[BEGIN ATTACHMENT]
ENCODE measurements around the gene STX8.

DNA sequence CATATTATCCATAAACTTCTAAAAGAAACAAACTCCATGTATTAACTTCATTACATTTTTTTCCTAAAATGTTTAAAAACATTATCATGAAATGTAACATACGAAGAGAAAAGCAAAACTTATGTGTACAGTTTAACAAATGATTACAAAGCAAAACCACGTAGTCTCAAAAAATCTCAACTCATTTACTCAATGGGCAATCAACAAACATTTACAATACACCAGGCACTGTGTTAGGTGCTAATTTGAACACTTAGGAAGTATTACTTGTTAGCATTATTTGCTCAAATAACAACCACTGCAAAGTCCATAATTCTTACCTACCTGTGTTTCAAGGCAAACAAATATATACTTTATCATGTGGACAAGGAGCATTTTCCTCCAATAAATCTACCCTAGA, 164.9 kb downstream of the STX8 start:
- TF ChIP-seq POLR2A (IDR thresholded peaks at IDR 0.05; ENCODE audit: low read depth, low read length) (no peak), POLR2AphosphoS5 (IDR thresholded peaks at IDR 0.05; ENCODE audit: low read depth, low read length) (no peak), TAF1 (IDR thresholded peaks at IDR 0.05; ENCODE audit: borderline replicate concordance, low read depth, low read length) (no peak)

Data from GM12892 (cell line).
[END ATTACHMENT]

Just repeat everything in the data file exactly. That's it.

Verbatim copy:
ENCODE measurements around the gene STX8.

DNA sequence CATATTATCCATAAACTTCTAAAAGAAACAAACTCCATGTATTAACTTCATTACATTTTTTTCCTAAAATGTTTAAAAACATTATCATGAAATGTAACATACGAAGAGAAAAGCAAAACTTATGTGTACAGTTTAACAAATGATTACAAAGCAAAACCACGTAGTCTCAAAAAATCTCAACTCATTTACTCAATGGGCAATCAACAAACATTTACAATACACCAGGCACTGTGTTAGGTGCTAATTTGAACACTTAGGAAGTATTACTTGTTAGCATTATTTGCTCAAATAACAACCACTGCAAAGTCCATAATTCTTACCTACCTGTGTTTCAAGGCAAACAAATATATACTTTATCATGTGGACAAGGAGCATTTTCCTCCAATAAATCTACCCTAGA, 164.9 kb downstream of the STX8 start:
- TF ChIP-seq POLR2A (IDR thresholded peaks at IDR 0.05; ENCODE audit: low read depth, low read length) (no peak), POLR2AphosphoS5 (IDR thresholded peaks at IDR 0.05; ENCODE audit: low read depth, low read length) (no peak), TAF1 (IDR thresholded peaks at IDR 0.05; ENCODE audit: borderline replicate concordance, low read depth, low read length) (no peak)

Data from GM12892 (cell line).